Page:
Two-moment decision model
In decision theory, economics, and finance, a two-moment decision model is a model that describes or prescribes the process of making decisions in a context in which the decision-maker is faced with random variables whose realizations cannot be known in advance, and in which choices are made based on knowledge of two moments of those random variables. The two moments are almost always the mean—that is, the expected value, which is the first moment about zero—and the variance, which is the second moment about the mean (or the standard deviation, which is the square root of the variance).
The most well-known two-moment decision model is that of modern portfolio theory, which gives rise to the decision portion of the Capital Asset Pricing Model; these employ mean-variance analysis, and focus on the mean and variance of a portfolio's final value.
Two-moment models and expected utility maximizationEdit
Suppose that all relevant random variables are in the same location-scale family, meaning that the distribution of every random variable is the same as the distribution of some linear transformation of any other random variable. Then for any von Neumann–Morgenstern utility function, using a mean-variance decision framework is consistent with expected utility maximization, as illustrated in example 1:
Example 1: Let there be one risky asset with random return , and one riskfree asset with known return , and let an investor's initial wealth be . If the amount , the choice variable, is to be invested in the risky asset and the amount is to be invested in the safe asset, then, contingent on , the investor's random final wealth will be . Then for any choice of , is distributed as a location-scale transformation of . If we define random variable as equal in distribution to then is equal in distribution to , where μ represents an expected value and σ represents a random variable's standard deviation (the square root of its second moment). Thus we can write expected utility in terms of two moments of :
where is the von Neumann–Morgenstern utility function, is the density function of , and is the derived mean-standard deviation choice function, which depends in form on the density function f. The von Neumann–Morgenstern utility function is assumed to be increasing, implying that more wealth is preferred to less, and it is assumed to be concave, which is the same as assuming that the individual is risk averse.
It can be shown that the partial derivative of v with respect to μw is positive, and the partial derivative of v with respect to σw is negative; thus more expected wealth is always liked, and more risk (as measured by the standard deviation of wealth) is always disliked. A mean-standard deviation indifference curve is defined as the locus of points (σw, μw) with σw plotted horizontally, such that Eu(w) has the same value at all points on the locus. Then the derivatives of v imply that every indifference curve is upward sloped: that is, along any indifference curve dμw / dσw > 0. Moreover, it can be shown that all such indifference curves are convex: along any indifference curve, d2μw / d(σw)2 > 0.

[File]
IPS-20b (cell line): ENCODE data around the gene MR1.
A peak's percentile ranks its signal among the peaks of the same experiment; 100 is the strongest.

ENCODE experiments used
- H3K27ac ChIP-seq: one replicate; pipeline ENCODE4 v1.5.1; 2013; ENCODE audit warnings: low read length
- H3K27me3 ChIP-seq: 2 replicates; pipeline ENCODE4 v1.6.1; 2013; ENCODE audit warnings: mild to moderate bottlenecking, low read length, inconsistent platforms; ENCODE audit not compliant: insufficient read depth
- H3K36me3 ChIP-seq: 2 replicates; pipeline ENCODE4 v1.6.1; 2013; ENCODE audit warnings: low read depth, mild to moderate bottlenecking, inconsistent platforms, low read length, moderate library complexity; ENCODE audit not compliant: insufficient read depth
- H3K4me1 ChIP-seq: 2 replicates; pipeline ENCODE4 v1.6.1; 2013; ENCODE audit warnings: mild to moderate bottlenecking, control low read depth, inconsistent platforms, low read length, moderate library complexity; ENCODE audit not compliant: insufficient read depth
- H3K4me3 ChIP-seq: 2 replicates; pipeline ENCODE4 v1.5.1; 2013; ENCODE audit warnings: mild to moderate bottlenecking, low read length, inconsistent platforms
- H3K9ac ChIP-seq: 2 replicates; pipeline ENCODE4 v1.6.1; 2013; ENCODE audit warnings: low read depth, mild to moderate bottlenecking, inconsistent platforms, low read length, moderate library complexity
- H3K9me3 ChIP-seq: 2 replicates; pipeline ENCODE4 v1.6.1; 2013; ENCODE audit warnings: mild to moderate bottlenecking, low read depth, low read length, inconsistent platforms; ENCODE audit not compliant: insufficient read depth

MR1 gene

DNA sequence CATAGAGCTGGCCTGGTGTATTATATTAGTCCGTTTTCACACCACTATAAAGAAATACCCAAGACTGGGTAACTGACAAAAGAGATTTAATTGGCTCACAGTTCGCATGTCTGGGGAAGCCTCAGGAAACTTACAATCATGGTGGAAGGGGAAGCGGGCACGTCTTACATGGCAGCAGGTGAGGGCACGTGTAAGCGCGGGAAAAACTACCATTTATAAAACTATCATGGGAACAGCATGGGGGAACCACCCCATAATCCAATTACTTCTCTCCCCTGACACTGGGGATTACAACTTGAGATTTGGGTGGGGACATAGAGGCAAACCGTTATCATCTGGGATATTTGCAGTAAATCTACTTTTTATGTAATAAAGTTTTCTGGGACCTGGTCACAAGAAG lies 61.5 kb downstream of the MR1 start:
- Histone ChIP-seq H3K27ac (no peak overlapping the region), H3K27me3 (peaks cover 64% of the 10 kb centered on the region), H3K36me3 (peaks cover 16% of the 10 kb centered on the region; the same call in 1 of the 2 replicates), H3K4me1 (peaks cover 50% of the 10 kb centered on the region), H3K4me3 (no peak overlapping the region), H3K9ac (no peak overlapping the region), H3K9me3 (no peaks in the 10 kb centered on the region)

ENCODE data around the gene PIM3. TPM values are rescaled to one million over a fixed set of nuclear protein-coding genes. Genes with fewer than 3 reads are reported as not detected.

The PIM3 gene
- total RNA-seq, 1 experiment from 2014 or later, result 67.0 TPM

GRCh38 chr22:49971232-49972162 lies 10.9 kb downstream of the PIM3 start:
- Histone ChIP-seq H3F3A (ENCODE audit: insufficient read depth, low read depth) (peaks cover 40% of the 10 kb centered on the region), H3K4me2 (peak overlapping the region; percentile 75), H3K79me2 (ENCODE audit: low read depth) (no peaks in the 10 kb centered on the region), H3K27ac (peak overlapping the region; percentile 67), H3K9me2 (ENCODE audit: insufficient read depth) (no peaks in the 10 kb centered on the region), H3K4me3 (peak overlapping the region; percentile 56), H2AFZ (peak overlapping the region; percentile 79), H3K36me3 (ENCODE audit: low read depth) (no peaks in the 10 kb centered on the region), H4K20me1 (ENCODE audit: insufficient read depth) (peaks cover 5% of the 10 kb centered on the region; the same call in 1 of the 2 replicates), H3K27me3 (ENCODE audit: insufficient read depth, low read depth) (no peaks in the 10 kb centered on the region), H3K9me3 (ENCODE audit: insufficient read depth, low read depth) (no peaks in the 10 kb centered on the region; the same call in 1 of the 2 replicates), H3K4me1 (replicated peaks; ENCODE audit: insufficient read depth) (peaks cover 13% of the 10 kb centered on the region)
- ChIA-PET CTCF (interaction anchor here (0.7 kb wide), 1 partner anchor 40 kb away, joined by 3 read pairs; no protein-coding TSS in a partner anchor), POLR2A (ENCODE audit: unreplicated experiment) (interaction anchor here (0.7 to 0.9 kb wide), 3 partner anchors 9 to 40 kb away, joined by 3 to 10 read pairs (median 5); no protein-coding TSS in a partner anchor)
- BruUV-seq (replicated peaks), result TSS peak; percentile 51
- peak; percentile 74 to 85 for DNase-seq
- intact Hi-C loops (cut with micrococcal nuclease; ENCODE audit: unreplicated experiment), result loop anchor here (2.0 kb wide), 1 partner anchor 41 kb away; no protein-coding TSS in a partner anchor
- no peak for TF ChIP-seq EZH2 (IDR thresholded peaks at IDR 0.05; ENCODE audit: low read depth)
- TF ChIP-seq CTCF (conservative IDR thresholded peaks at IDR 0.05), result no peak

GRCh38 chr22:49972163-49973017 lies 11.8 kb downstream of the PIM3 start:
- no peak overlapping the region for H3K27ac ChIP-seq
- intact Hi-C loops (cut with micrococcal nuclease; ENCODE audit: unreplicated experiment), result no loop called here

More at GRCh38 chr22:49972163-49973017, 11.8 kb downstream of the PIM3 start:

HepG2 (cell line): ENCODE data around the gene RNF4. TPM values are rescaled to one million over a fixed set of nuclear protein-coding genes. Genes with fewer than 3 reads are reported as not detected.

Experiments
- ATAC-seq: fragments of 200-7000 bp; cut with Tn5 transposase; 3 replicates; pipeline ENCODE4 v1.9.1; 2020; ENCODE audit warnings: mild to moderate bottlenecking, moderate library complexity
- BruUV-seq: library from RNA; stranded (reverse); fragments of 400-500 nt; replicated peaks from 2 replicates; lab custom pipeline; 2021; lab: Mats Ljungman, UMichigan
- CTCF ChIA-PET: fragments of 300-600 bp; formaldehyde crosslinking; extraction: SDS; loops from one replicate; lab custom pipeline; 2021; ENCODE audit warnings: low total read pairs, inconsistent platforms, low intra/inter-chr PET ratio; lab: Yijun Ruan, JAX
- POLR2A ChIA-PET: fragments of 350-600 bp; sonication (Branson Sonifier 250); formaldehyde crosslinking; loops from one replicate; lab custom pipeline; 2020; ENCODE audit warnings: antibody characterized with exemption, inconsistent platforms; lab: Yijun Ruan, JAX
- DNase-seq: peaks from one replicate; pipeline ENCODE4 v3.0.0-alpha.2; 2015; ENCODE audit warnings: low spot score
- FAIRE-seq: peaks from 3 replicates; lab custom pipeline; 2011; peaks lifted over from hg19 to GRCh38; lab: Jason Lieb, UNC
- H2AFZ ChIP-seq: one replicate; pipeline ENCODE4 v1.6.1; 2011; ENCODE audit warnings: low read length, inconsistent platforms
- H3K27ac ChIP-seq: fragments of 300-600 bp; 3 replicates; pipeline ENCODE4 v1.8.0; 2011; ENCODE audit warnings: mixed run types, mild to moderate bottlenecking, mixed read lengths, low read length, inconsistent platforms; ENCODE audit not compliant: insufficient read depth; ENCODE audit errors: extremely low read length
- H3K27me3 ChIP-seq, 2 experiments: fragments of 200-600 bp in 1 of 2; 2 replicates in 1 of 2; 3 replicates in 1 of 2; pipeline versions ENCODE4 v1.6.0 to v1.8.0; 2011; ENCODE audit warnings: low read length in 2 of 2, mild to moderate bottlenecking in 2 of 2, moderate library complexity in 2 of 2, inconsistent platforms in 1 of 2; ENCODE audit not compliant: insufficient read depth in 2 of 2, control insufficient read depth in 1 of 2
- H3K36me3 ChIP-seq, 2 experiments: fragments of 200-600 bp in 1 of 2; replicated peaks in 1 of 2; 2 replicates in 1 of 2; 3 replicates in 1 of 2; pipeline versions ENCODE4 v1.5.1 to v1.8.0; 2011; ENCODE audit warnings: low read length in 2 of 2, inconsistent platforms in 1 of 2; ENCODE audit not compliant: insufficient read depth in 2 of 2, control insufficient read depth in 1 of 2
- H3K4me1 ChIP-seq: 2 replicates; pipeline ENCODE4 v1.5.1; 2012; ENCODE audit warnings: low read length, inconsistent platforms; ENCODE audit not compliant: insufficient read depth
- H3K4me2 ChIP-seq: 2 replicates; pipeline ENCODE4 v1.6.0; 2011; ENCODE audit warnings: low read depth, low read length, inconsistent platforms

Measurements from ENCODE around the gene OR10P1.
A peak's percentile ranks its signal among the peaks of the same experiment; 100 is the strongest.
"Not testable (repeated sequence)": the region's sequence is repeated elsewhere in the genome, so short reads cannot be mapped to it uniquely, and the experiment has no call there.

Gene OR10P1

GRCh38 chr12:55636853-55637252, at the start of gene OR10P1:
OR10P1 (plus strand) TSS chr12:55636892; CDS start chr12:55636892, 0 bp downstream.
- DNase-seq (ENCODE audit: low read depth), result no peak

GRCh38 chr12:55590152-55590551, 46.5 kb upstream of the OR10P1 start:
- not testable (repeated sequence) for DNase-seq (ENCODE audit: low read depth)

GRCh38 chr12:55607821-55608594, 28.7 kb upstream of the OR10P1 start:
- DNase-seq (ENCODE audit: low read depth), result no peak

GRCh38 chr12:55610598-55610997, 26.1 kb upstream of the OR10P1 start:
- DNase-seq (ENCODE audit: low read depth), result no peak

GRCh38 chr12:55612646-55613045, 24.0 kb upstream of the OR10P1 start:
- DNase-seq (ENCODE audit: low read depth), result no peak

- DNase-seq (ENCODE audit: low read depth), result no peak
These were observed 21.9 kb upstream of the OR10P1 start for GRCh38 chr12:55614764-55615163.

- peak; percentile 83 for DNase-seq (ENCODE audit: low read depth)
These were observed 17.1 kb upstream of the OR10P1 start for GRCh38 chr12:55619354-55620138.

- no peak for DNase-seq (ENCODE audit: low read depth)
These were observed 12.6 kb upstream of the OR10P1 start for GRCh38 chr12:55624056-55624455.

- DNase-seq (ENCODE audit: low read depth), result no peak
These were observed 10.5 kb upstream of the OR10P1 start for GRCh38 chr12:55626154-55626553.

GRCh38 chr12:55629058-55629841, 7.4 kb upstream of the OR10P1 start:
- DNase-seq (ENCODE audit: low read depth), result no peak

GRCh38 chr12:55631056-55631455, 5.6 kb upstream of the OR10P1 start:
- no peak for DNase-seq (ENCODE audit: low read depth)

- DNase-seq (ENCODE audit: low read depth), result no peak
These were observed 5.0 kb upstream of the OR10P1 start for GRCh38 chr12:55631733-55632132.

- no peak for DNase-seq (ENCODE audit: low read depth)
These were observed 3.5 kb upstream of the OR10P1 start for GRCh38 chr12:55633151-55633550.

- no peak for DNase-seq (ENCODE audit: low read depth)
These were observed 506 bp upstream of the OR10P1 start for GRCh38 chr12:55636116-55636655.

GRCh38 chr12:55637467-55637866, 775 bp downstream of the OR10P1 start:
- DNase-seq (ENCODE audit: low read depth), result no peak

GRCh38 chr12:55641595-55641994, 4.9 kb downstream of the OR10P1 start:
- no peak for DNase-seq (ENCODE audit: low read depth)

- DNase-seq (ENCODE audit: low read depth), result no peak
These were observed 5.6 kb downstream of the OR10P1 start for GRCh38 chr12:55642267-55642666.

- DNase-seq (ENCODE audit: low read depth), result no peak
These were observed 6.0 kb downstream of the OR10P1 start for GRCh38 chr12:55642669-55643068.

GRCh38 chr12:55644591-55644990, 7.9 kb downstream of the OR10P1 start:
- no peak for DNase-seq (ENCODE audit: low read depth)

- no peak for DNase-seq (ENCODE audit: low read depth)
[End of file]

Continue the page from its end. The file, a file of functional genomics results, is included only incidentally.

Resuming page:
Example 2: The portfolio analysis in example 1 can be generalized. If there are n risky assets instead of just one, and if their returns are jointly elliptically distributed, then all portfolios can be characterized completely by their mean and variance—that is, any two portfolios with identical mean and variance of portfolio return have identical distributions of portfolio return—and all possible portfolios have return distributions that are location-scale-related to each other. Thus portfolio optimization can be implemented using a two-moment decision model.
Example 3: Suppose that a price-taking, risk-averse firm must commit to producing a quantity of output q before observing the market realization p of the product's price. Its decision problem is to choose q so as to maximize the expected utility of profit:
- Maximize Eu(pq – c(q) – g),
where E is the expected value operator, u is the firm's utility function, c is its variable cost function, and g is its fixed cost. All possible distributions of the firm's random revenue pq, based on all possible choices of q, are location-scale related; so the decision problem can be framed in terms of the expected value and variance of revenue.
Non-expected-utility decision makingEdit
If the decision-maker is not an expected utility maximizer, decision-making can still be framed in terms of the mean and variance of a random variable if all alternative distributions for an unpredictable outcome are location-scale transformations of each other.
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